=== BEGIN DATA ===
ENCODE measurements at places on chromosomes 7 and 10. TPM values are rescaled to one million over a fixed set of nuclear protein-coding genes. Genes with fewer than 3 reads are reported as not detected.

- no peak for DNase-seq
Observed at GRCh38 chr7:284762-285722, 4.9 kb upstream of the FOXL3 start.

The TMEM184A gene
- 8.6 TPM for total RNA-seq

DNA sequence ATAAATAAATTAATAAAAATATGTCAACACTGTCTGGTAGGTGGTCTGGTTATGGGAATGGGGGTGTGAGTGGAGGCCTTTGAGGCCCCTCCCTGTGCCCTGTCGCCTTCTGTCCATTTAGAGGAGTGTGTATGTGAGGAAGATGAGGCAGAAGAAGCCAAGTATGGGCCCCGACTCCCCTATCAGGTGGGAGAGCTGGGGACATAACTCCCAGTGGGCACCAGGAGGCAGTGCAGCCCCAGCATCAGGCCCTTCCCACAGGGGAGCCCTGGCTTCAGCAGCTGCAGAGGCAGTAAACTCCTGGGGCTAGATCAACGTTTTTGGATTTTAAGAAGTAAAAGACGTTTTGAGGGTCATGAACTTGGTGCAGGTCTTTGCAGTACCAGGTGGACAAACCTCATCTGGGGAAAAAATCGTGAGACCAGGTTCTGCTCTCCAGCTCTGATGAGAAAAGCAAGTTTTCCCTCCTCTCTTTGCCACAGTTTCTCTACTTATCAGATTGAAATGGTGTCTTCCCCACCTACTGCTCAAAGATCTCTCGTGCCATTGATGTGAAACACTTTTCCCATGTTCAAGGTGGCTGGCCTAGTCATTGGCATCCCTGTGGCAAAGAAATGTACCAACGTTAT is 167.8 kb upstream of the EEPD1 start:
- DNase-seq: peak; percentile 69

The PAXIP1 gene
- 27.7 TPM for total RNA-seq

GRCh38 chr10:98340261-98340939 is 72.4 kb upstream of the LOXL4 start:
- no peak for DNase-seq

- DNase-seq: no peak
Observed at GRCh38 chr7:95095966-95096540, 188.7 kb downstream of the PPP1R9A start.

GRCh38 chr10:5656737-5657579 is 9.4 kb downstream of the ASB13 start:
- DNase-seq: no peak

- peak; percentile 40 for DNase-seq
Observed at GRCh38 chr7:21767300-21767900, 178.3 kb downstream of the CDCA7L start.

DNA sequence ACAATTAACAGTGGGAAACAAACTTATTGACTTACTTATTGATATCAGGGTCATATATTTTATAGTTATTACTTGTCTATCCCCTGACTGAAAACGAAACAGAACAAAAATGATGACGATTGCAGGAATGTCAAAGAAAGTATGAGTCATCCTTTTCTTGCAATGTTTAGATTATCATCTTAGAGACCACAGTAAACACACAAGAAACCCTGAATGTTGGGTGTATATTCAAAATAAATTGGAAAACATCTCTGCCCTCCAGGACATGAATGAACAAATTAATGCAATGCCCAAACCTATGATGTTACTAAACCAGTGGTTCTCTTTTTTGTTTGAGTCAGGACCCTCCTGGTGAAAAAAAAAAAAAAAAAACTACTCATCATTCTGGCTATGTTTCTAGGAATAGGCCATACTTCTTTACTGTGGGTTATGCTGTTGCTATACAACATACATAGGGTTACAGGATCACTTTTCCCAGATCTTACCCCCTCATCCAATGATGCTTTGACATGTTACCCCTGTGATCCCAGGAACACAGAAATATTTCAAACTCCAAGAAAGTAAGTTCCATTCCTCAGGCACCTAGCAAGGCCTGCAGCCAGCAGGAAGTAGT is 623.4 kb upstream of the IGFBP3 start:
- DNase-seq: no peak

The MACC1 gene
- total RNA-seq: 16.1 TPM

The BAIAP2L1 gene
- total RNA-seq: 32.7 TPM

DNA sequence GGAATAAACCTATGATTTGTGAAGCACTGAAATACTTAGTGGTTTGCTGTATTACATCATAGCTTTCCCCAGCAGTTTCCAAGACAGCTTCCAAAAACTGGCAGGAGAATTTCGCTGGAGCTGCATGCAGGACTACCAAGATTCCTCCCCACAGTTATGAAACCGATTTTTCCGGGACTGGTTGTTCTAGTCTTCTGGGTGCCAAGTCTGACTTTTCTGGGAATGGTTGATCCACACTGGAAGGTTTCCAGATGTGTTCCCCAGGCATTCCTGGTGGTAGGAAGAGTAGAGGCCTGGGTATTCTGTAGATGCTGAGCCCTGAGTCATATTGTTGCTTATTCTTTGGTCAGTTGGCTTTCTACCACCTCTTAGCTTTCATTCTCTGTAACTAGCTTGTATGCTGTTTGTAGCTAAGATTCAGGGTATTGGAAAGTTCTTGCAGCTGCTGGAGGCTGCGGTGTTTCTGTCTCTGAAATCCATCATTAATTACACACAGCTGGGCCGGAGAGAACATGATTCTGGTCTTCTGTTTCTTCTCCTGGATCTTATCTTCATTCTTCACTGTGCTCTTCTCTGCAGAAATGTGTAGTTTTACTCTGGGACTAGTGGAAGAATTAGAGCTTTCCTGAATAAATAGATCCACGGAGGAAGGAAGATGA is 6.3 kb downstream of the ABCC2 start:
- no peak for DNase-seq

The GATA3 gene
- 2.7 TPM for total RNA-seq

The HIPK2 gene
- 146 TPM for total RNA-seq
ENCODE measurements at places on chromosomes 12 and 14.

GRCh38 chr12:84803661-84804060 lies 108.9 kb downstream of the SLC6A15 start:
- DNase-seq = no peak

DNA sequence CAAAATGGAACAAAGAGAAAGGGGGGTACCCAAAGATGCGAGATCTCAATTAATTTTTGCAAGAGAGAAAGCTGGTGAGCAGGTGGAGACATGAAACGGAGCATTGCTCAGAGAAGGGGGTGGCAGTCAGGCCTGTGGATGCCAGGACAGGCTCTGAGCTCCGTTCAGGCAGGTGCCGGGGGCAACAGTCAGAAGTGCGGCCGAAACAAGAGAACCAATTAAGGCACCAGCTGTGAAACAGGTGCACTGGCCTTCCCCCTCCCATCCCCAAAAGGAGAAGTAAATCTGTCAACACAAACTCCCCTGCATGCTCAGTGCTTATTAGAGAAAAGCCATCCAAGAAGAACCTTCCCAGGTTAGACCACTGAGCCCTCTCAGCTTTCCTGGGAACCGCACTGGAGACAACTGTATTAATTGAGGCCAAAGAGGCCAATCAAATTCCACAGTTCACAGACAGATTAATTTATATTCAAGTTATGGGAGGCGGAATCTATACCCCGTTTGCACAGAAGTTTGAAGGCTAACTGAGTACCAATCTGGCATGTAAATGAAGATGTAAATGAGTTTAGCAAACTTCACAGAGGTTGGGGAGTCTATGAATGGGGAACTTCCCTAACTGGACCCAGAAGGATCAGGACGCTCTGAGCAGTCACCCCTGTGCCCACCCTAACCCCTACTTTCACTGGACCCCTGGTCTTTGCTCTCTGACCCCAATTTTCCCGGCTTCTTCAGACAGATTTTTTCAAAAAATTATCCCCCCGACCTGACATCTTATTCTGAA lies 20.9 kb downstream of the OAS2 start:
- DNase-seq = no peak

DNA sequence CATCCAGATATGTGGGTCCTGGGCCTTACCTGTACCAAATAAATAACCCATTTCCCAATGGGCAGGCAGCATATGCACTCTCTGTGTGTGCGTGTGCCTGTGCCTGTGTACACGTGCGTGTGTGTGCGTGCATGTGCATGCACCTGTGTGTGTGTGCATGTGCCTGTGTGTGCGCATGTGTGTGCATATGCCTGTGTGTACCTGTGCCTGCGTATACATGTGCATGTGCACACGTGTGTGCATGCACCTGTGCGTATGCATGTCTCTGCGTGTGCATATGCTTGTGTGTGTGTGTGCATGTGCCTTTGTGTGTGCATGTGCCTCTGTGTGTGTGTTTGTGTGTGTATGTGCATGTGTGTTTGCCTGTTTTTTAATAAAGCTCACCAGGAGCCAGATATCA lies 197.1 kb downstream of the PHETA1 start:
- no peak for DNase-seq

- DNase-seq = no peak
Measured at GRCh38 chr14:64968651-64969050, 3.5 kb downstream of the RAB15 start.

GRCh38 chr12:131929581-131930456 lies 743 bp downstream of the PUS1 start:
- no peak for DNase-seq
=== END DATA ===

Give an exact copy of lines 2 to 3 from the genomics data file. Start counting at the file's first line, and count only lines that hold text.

- no peak for DNase-seq
Observed at GRCh38 chr7:284762-285722, 4.9 kb upstream of the FOXL3 start.